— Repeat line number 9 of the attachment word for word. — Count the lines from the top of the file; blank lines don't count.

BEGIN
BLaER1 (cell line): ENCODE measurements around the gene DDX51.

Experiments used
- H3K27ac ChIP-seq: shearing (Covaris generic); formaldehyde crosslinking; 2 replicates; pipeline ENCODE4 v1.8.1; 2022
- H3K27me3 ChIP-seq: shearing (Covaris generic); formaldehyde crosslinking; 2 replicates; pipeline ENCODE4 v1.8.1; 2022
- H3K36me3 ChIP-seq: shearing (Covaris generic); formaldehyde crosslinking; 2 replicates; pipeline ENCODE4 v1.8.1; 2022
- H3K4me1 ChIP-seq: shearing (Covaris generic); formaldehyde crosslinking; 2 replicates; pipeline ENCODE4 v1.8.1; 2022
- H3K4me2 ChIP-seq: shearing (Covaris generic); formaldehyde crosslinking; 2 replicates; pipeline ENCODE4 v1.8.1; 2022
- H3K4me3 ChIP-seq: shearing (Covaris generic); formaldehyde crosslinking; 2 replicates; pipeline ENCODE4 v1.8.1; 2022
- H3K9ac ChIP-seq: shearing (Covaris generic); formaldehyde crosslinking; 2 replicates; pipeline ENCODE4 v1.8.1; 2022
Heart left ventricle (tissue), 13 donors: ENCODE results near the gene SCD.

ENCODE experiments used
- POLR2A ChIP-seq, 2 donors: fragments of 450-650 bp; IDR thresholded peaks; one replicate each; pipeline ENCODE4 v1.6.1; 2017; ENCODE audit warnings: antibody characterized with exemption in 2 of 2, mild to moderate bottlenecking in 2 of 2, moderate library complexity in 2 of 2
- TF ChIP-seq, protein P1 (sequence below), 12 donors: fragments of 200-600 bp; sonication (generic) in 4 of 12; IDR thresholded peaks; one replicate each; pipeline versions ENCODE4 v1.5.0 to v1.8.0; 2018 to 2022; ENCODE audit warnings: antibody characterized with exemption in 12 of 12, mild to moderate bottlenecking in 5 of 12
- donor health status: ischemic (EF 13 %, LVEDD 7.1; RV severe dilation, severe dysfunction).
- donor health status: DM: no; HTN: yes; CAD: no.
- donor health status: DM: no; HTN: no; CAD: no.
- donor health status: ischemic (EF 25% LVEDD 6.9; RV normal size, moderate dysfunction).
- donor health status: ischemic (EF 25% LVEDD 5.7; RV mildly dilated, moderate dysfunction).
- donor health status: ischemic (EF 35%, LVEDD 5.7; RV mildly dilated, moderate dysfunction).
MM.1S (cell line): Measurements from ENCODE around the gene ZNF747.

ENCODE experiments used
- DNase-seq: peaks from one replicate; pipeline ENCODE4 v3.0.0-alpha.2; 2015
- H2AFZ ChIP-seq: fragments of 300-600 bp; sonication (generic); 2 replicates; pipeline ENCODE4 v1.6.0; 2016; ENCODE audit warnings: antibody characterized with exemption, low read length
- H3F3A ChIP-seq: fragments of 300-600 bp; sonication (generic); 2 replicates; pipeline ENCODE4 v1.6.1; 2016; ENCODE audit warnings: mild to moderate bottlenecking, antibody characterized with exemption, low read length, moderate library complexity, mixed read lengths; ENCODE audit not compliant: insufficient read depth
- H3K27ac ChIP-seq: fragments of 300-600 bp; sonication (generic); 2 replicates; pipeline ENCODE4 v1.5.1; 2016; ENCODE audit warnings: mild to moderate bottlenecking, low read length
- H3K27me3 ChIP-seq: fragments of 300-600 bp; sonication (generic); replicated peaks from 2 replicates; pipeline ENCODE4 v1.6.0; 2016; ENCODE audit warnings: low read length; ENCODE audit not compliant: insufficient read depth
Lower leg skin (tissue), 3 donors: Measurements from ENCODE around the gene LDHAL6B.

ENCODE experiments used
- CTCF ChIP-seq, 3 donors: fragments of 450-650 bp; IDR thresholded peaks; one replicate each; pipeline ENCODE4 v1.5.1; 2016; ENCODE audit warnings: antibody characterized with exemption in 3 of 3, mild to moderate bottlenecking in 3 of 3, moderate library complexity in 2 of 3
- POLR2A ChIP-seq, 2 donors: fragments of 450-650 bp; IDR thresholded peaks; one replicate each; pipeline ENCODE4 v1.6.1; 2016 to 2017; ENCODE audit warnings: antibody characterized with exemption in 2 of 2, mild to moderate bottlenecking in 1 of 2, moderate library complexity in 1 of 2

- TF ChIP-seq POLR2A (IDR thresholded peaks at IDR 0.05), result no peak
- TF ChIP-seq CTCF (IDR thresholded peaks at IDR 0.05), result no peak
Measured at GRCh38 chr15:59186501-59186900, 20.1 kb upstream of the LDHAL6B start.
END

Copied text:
- H3K9ac ChIP-seq: shearing (Covaris generic); formaldehyde crosslinking; 2 replicates; pipeline ENCODE4 v1.8.1; 2022